How are you guys enjoying this series? Are you getting all of the information you need? If you’re just joining in, I’m helping Mamas navigate the world of motherhood. It can be an overwhelming journey, so we’re going to cover everything from birth recovery to first foods for babe. So far we’ve covered:
Today I’m digging deep into the world of Breastfeeding, which tends to be one of the most under discussed, and yet hardest, part of welcoming a new babe into the world. One way or another, that babe is going to make it’s debut earth-side … but breastfeeding isn’t as black and white as that.
A quick note: FED IS BEST. Not all women can or want to breastfeed. And you know what? That’s ok! I’ve said it before, and I’ll say it again, everyone experiences the journey of Mamahood differently – and whatever works for you is what’s best for you and babe.
Don’t forget – if there is anything that you’d like to see in this series – burning questions that you may have, experiences that you’ve learned from, whatever it may be – please leave a comment and I’ll be sure to address it!
To get a better grasp of breastfeeding, it might help to understand the anatomy of the breast and how milk is produced in the body.
The hormones of pregnancy – including estrogen, progesterone, prolactin, and others – cause complex changes to occur in the breast. The various hormones each play a specific part in preparing the body for breastfeeding; however, the biggest change that women notice? Enlargement!
During the first trimester of pregnancy, the ducts and alveoli in the breast multiply rapidly. Your breasts may be tender, and their size increases in preparation for breastfeeding. Lactogenesis is the term denoting the origin, or the beginning, of lactation, and it occurs in three stages:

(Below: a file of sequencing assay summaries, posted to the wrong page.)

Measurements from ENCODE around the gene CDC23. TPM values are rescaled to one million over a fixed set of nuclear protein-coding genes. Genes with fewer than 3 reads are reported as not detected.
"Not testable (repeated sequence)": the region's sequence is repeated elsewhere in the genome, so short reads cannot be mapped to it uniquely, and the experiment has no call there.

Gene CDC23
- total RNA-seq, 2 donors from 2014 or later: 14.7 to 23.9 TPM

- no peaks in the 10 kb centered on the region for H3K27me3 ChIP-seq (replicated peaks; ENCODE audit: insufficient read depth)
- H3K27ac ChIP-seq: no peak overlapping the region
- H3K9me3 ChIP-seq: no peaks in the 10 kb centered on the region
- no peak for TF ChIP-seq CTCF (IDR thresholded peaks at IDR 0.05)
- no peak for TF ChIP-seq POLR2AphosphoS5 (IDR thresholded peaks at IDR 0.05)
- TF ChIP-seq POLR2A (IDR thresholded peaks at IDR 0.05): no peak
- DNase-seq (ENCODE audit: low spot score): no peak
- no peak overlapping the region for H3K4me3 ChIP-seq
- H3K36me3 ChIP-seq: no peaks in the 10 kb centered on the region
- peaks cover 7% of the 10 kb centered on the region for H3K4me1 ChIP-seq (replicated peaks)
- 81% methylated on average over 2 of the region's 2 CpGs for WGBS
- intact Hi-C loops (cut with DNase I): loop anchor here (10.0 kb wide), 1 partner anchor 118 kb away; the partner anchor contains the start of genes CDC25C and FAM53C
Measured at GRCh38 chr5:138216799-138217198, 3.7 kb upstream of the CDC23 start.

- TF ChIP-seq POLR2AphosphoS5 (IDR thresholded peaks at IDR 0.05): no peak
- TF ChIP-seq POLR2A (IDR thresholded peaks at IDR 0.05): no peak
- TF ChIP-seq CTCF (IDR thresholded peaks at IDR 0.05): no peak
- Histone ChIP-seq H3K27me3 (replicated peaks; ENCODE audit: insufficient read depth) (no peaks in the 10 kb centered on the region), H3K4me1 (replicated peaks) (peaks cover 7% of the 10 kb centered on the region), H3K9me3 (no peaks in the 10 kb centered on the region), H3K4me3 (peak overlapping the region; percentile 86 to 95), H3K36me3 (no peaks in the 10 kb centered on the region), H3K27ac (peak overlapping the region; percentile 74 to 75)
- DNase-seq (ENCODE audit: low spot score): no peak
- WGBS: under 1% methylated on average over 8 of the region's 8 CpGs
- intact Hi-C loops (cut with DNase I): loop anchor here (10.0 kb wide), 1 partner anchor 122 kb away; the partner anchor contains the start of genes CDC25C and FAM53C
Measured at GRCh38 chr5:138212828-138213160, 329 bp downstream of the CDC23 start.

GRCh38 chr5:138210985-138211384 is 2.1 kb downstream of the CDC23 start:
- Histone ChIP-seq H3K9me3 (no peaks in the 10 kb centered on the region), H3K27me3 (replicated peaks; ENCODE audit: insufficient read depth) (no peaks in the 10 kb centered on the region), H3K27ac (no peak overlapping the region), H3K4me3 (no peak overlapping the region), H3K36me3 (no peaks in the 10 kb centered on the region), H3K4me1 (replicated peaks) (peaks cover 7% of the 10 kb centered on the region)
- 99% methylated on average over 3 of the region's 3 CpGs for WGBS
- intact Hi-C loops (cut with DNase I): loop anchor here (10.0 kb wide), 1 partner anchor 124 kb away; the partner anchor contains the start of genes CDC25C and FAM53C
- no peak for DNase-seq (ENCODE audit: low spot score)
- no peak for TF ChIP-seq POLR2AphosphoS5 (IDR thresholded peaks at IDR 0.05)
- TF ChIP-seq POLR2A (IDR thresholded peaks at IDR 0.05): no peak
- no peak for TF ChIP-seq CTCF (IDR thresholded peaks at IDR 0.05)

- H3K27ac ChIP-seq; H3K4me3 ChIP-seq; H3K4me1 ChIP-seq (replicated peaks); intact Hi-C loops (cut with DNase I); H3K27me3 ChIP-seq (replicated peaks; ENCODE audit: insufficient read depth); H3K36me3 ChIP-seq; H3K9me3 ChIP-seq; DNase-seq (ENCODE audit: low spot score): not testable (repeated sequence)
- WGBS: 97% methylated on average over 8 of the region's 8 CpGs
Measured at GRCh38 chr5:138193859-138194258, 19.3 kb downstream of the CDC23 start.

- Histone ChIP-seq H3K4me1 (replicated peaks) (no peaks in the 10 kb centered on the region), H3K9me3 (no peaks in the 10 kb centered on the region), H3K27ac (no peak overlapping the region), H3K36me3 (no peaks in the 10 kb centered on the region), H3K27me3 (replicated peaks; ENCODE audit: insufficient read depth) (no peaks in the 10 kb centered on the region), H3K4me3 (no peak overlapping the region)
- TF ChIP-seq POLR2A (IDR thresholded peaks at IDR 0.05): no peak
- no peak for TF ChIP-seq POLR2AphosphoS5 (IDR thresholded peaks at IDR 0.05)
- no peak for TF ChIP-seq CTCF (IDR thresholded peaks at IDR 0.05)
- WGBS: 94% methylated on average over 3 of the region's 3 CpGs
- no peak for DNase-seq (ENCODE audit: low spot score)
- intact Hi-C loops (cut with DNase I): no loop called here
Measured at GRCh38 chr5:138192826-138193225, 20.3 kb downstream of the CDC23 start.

Lactogenesis I starts about 12 weeks before delivery, as the mammary glands begin to secrete colostrum. Breast size increases further as the alveoli become filled with colostrum, but the presence of high levels of the hormone progesterone in the mother’s blood inhibits the full production of milk until after birth.
Lactogenesis II begins after birth when the placenta is delivered. Progesterone levels fall while prolactin levels remain high. Prolactin is the main hormone in charge of lactation, and it, in turn, is controlled by hormones secreted by the pituitary, the thyroid, the adrenal glands, the ovaries, and the pancreas. More blood flows to the breasts, carrying more oxygen. Anywhere between two to five days postpartum, the “milk comes in.” The amount of milk produced increases rapidly, and its consistency gradually changes from colostrum to mature milk. Sodium, chloride, and protein levels in the milk decrease, and levels of lactose and other nutrients increase. The color gradually changes from the golden yellow, typical of colostrum, to a bluish white. Since this process is controlled by hormones, the breasts begin to produce milk whether a mother is breastfeeding or not. At this stage of lactogenesis, it is important to breastfeed often (and/or pump, if the baby is not feeding well), because frequent breastfeeding in the first week after birth seems to increase the number of prolactin receptors in the breast. A receptor’s job is to recognize and respond to a specific hormone. Having more prolactin receptors makes the breast more sensitive to prolactin, which researchers believe affects how much milk a mother produces in the next stage of lactogenesis.